With reference to FIGS. 3-5, the amount that the spacer 8 protrudes from the tubular member 10 is determined by the length of the rolled awning 6. If an awning 6 is substantially shorter than the tubular member 10 that the awning 6 will be placed in, then a spacer 8 is required. Preferably, the spacer 8 is a predetermined length. The spacer 8 is preferably bent at the point where the spacer protrudes from the tubular member 10, forming a bent portion of the spacer 8 (FIGS. 3 and 5). Alternatively, the spacer 8 is cut to a length such that the combined length of the awning and spacer is approximately or substantially the same as the length of the tubular member 10, preferably this being within one foot of each other, more preferably within four inches of each other. Alternatively, the spacer 8 is fabricated to a predetermined length and matched to an awning 6 that is shorter than the tubular member 10, such that the combined awning-spacer length is approximately or substantially the same as the length of the tubular member 10, as noted above. The spacer is preferably constructed of a rigid material that will not be longitudinally crushed by the awning member during normal shipping conditions. Suitable materials include, for example, plastics, foams, and most preferably, cardboard.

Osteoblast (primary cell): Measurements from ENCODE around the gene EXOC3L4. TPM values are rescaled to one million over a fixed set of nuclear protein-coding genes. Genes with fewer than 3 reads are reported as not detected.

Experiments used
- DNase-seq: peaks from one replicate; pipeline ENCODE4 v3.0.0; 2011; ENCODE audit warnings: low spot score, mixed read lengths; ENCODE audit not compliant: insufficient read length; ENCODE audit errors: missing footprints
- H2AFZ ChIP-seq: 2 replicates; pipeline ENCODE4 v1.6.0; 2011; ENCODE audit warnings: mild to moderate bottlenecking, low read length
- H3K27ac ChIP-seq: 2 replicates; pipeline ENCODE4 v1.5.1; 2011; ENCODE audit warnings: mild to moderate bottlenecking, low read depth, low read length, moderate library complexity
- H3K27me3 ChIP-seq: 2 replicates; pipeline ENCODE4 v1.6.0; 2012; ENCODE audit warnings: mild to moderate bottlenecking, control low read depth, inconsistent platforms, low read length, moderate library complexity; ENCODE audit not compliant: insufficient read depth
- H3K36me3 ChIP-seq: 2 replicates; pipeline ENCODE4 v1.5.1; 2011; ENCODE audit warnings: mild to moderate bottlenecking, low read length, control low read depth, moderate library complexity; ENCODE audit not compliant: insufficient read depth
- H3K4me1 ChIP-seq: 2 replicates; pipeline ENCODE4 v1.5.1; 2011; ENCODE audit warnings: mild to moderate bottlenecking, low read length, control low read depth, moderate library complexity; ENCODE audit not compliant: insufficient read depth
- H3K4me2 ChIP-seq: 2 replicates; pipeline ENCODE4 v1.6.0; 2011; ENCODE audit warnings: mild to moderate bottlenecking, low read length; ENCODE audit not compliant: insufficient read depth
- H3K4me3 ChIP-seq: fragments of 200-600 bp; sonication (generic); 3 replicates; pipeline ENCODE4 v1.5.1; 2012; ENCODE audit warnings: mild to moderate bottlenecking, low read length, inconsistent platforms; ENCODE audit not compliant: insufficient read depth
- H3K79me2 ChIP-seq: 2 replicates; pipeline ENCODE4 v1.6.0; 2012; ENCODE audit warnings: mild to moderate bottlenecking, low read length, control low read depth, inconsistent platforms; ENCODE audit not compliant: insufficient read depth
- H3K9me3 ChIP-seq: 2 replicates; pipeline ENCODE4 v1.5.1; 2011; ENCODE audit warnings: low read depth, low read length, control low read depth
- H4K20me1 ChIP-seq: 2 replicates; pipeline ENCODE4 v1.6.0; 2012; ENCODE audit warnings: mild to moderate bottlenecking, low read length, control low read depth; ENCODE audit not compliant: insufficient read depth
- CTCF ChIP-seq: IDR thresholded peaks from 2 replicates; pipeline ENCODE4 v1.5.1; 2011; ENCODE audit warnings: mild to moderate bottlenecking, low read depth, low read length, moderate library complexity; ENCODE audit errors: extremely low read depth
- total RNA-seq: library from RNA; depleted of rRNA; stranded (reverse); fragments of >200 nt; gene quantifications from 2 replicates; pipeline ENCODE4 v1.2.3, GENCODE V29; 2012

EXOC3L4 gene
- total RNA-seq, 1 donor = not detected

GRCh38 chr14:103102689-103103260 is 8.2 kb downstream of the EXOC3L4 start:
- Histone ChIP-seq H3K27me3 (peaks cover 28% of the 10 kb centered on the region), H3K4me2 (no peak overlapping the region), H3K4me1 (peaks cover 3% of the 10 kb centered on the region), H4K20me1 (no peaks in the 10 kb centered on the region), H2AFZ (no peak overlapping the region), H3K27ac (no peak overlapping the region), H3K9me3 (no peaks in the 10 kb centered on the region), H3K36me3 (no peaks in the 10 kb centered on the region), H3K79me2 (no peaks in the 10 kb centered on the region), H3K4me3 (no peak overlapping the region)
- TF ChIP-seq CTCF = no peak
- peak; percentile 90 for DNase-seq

With continued reference to FIGS. 4-5, the spacer 8 is preferably tubular, and is sized and constructed to be attached to the awning 6. Alternatively, the spacer 8 could have other cross sections, such as triangular or square, preferably, corresponding with the cross-section of the elongated member. To make attachment of the spacer 8 to the awning 6 easy, the spacer 8 has a diameter slightly larger than the diameter of the awning axle 7, but smaller than the diameter of the roller. Preferably, the spacer 8 and awning 6 are axially aligned, placed end-to-end with the spacer 8 overlapping the axle 7 and attached to the axle by the use of a fastener, such as tape 14. The resultant configuration is best shown in FIG. 5. Alternatively, the spacer 8 and awning 6 are axially aligned, placed end-to-end without overlapping and the spacer is attached to the roller by the use of a fastener such as tape 14 (FIG. 4). One skilled in the art will appreciate that multiple spacers may be axially aligned and taped together with equivalent results, or an air gap between the spacer and the roller may be present.